Praise the vag­ina

The Star (St. Lucia) - Life Begins 2 Nite - - CONTENTS -

Many per­sons mis­tak­enly re­fer to the ex­ter­nal gen­i­talia as the vag­ina as well, but this is re­ally the vulva, which in­cludes the labia (lips) and the awe­some cli­toris. The vag­ina has been revered, reviled and even feared. Men have killed for it, died for it and died in it.

For many, this tun­nel is mys­te­ri­ous, and its work­ings un­for­tu­nately mis­un­der­stood. Be­cause of the way in which many of us are so­cial­ized, the men­tion of top­ics and ob­jects con­nected with sex makes some un­com­fort­able, and the word ‘vag­ina’ is no ex­cep­tion.

But it ought not to be taboo. In­deed, with the ex­cep­tion of as­sisted re­pro­duc­tive tech­niques, all of our fa­thers ven­tured into our moth­ers’ vagi­nas, and most of us en­tered the world through these re­mark­able con­duits. But some of us are ter­ri­fied of re­fer­ring to the pas­sage by its right­ful name, in­stead sub­sti­tut­ing words such as “punny”, “tunny”, “tun tun”, “hoo ha” and oth­ers which I will re­frain from list­ing here as I have been in­formed that chil­dren read this col­umn.

Un­for­tu­nately, slang names for the vag­ina are of­ten used as deroga­tory terms to in­sult. One, which is an al­ter­na­tive name for a cat, is com­monly used to curse peo­ple deemed to be un­wor­thy, a phe­nom­e­non that I find to be rather strange, as a vag­ina is a won­der­ful thing.

Re­cently, some­one as­cribed the fe­line moniker to me. I gra­ciously ac­cepted the ti­tle, thank­ing the per­son for the com­pli­ment, as it means that I am in­cred­i­bly strong and ca­pa­ble of pro­vid­ing im­mense plea­sure.

The re­silience and ver­sa­til­ity of the vag­ina is fas­ci­nat­ing. Its walls pos­sess ridges known as ru­gae, which al­low the or­gan to func­tion like an elas­tic pleated skirt, per­mit­ting ex­pan­sion to sev­eral times its orig­i­nal size, not just to ac­com­mo­date the pe­nis dur­ing sex­ual in­ter­course, but also to fa­cil­i­tate the delivery of ba­bies. Af­ter al­most two decades in pri­vate prac­tice, I am still in awe when I de­liver new­borns, mar­vel­ling at the sheer awe­some­ness of the process, while si­mul­ta­ne­ously giv­ing thanks that I am not the one go­ing through it.

Once while play­fully teas­ing a pa­tient of mine who was re­quest­ing an epidu­ral (a pro­ce­dure used to elim­i­nate labour pain), she looked me in the eyes and said, “The day you push a wa­ter­melon out of your ass, you can get back to me.”

In 1879, a woman ac­tu­ally gave birth vagi­nally to a boy weigh­ing 22 pounds, at home, and lived to tell about it. The abil­ity of the vag­ina to ex­pand also makes it an ex­cel­lent place to hide stuff. The only place I have ever seen co­caine was in the vag­ina of a woman who was brought to a pub­lic hos­pi­tal by po­lice to have the sub­stance re­moved. (No, I did not snort it.)

Re­mark­ably, a loaded .22-cal­i­bre hand­gun con­tain­ing three rounds of lives am­mu­ni­tion and one spent shell was found in the vag­ina of a woman in Ok­la­homa, USA.

The story sounds bizarre, but when one con­sid­ers the bags of meth found be­tween her butt cheeks, it all makes per­fect sense.

Con­versely, the mus­cu­lar sheath can be trained not just to grip a man and re­duce him to tears of ec­stasy while speak­ing gib­ber­ish as his face con­torts, but to even smoke cig­a­rettes, a feat that I have per­son­ally wit­nessed (please don’t ask me where). Its mus­cles, like vol­un­tary mus­cles else­where in the body, can be ex­er­cised to the point of be­com­ing in­cred­i­bly strong. I re­call a pa­tient who once freaked the hell out of me.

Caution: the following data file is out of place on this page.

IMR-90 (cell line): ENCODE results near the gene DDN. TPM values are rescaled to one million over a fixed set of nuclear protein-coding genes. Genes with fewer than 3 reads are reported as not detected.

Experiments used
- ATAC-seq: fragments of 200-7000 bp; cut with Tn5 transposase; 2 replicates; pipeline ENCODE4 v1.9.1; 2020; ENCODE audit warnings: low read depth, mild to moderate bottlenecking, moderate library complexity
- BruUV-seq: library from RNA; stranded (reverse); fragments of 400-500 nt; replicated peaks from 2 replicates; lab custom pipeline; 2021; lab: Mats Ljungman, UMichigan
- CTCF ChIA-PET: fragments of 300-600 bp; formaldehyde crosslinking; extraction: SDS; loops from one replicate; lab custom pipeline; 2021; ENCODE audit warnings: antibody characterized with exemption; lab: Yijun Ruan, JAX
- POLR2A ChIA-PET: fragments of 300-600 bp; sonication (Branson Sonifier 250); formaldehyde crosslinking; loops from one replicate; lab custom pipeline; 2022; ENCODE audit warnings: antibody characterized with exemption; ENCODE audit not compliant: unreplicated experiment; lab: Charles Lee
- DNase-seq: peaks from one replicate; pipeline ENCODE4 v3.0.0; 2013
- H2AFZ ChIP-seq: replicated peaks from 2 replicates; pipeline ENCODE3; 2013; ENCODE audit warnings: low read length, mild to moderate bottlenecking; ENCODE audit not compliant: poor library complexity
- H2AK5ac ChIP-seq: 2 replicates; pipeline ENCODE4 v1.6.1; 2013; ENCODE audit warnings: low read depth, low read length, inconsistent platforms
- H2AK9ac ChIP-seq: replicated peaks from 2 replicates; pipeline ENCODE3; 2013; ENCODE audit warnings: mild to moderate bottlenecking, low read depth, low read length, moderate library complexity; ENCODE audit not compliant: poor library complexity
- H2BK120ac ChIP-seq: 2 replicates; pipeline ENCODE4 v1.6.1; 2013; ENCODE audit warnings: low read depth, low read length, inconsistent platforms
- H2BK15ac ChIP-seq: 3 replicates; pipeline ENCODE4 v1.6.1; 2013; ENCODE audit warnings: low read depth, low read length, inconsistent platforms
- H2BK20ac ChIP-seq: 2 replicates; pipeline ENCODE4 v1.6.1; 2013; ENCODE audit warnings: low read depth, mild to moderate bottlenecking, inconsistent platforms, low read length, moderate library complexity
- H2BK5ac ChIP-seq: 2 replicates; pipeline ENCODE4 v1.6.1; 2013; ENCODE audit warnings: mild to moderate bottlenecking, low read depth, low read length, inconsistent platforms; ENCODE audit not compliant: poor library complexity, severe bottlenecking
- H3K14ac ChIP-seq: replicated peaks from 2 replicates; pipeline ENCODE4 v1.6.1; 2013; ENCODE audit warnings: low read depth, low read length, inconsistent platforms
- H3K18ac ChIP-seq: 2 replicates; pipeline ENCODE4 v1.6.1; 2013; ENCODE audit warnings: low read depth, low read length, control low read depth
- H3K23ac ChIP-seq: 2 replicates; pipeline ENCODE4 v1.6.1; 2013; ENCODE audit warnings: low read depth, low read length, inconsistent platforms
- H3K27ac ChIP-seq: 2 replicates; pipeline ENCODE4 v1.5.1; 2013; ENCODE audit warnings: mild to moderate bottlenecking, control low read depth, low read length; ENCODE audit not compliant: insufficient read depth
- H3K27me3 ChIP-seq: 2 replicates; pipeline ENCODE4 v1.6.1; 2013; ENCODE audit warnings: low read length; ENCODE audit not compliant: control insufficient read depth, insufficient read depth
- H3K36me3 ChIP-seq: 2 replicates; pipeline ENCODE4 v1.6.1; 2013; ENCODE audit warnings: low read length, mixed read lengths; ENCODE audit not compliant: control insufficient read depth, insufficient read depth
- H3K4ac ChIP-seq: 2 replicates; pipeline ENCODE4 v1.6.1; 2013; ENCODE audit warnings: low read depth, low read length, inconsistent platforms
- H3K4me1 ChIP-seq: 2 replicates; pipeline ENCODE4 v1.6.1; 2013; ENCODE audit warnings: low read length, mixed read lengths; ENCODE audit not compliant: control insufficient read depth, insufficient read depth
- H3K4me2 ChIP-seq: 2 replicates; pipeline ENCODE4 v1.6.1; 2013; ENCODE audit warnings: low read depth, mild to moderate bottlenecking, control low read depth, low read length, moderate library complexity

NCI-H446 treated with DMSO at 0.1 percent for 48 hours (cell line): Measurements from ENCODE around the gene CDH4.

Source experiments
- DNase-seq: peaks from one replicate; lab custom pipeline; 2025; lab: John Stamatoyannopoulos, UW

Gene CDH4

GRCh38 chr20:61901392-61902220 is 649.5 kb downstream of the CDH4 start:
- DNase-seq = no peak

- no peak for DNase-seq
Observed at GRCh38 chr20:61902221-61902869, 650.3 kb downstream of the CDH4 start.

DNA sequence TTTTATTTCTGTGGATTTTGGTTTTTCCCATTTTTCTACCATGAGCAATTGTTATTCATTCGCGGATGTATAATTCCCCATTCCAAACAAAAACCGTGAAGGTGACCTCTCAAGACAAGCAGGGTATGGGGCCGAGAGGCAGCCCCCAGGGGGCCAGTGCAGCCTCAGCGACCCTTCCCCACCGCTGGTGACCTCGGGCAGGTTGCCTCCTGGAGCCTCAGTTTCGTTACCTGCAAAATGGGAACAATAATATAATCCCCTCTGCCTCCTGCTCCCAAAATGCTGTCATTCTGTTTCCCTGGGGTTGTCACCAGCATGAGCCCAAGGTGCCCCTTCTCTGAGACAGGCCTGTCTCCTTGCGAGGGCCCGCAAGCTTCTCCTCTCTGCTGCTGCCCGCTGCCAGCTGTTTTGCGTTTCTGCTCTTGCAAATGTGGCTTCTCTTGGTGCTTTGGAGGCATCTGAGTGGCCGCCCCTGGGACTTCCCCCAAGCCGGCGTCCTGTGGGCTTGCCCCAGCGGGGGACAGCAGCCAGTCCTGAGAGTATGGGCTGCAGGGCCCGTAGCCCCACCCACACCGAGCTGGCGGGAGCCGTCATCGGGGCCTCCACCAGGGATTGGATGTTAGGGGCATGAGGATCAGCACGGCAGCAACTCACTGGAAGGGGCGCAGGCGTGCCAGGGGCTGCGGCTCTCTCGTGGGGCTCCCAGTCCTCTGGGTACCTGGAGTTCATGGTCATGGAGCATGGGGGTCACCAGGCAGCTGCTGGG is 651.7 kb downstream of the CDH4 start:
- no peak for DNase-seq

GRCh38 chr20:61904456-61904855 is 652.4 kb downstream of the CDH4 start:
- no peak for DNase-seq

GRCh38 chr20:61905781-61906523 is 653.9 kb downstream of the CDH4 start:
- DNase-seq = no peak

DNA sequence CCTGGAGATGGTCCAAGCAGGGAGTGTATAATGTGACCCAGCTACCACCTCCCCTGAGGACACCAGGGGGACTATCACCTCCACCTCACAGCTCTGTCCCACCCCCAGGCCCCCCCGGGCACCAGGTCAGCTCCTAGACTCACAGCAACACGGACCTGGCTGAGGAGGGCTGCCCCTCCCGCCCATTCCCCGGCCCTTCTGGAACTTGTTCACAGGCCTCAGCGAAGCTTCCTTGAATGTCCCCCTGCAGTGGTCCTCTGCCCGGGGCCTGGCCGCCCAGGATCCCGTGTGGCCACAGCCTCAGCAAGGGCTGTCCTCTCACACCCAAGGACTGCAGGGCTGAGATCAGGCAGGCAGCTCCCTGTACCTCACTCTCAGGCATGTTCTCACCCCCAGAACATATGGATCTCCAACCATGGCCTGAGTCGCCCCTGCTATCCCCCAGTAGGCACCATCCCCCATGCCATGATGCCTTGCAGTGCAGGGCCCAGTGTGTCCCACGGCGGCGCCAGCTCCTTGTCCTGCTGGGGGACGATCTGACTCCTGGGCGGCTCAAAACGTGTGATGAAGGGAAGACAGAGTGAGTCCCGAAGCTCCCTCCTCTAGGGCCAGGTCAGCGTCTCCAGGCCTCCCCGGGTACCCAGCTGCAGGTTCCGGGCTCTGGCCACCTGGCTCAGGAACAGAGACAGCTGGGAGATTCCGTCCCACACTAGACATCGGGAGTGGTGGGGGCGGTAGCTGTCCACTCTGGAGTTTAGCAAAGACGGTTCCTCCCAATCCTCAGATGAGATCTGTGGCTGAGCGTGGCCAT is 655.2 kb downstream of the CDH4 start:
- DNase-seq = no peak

While per­form­ing a Pap smear, I in­serted a stain­less steel in­stru­ment known as a specu­lum, in or­der to vi­su­al­ize the cervix, and opened it. But be­fore I could fix it prop­erly in place, the woman shut the de­vice sud­denly, with a bang, while giv­ing out a dev­il­ish laugh. Not sur­pris­ingly, when she left her boyfriend, he cried. In a re­lated story, in 2009, a Rus­sian woman named Tatyana Kozhevnikova placed a wooden egg in her vag­ina, at­tached a 31-pound weight to it, and lifted the darn thing, in the process set­ting the vag­ina weightlift­ing record. I would love to in­ter­view her man (if he is still alive). At least these feats are vol­un­tary. Pe­nis cap­tivus, on the other hand, is a rare oc­cur­rence that arises dur­ing coitus when the mus­cles in the vag­ina clamp down ex­ces­sively on the pe­nis, mak­ing with­drawal im­pos­si­ble.

There is a re­port of such a case in China, where a man died dur­ing in­ter­course with a pros­ti­tute, and the cou­ple had to be taken to a hos­pi­tal to be separated, be­fore the man’s body was taken to the morgue. It is not known if a crow­bar was used, or if the woman was ever paid for the ser­vice. It would be re­miss of me to not ad­dress the un­war­ranted scorn­ing of vagi­nas in cer­tain quar­ters.

The vag­ina does in­deed con­tain bac­te­ria, but the micro­organ­isms present in a healthy vag­ina are less harm­ful than those found in the av­er­age mouth. Also, the or­gan cleanses it­self, so douch­ing is un­nec­es­sary and may ac­tu­ally be harm­ful.

When one con­sid­ers that dur­ing nat­u­ral child­birth, a naked baby with an im­ma­ture im­mune sys­tem makes in­ti­mate con­tact with the vagi­nal walls, with its eyes, nose and mouth rub­bing against the canal, and comes out healthy, it stands to rea­son that the vag­ina is not some­thing nasty or un­clean at all. In­stead it is to be ap­pre­ci­ated and re­spected.

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